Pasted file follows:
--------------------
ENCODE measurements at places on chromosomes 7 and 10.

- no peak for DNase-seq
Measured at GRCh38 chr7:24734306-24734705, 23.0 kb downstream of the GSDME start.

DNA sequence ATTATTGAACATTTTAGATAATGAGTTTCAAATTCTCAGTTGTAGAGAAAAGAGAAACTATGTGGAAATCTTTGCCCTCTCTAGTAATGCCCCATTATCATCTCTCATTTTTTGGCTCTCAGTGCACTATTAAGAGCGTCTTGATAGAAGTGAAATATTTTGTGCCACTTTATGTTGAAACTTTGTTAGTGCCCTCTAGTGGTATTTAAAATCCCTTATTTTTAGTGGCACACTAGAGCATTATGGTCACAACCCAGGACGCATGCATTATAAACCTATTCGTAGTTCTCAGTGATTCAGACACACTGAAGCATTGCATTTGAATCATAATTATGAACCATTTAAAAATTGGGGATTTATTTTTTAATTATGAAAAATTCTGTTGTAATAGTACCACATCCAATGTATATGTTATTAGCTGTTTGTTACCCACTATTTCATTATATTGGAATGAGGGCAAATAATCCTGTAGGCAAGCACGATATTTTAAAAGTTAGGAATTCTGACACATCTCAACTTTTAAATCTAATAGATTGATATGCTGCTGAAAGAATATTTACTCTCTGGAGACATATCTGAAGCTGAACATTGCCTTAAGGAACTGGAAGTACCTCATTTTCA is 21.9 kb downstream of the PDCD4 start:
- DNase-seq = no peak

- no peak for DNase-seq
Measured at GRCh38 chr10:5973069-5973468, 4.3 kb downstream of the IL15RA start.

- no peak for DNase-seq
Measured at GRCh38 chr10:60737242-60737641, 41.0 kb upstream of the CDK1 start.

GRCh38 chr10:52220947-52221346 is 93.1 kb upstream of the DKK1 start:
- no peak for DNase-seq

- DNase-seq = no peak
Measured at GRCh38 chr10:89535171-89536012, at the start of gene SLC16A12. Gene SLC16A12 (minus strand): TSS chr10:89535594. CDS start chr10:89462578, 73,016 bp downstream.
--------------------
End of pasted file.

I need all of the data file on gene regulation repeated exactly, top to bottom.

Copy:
ENCODE measurements at places on chromosomes 7 and 10.

- no peak for DNase-seq
Measured at GRCh38 chr7:24734306-24734705, 23.0 kb downstream of the GSDME start.

DNA sequence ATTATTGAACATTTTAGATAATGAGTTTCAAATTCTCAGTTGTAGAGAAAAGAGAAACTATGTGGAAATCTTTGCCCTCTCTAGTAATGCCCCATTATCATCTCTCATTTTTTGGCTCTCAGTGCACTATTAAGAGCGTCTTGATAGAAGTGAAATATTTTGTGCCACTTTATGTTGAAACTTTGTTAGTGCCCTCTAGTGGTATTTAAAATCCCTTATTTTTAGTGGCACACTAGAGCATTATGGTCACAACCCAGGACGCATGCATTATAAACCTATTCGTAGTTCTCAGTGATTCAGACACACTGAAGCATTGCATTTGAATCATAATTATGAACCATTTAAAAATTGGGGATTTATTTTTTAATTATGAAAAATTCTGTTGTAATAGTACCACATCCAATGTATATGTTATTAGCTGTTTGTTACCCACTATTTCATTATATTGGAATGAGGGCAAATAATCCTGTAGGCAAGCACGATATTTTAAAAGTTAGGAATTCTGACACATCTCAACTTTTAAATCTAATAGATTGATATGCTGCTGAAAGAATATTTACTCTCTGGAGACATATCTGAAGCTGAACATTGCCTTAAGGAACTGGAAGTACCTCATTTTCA is 21.9 kb downstream of the PDCD4 start:
- DNase-seq = no peak

- no peak for DNase-seq
Measured at GRCh38 chr10:5973069-5973468, 4.3 kb downstream of the IL15RA start.

- no peak for DNase-seq
Measured at GRCh38 chr10:60737242-60737641, 41.0 kb upstream of the CDK1 start.

GRCh38 chr10:52220947-52221346 is 93.1 kb upstream of the DKK1 start:
- no peak for DNase-seq

- DNase-seq = no peak
Measured at GRCh38 chr10:89535171-89536012, at the start of gene SLC16A12. Gene SLC16A12 (minus strand): TSS chr10:89535594. CDS start chr10:89462578, 73,016 bp downstream.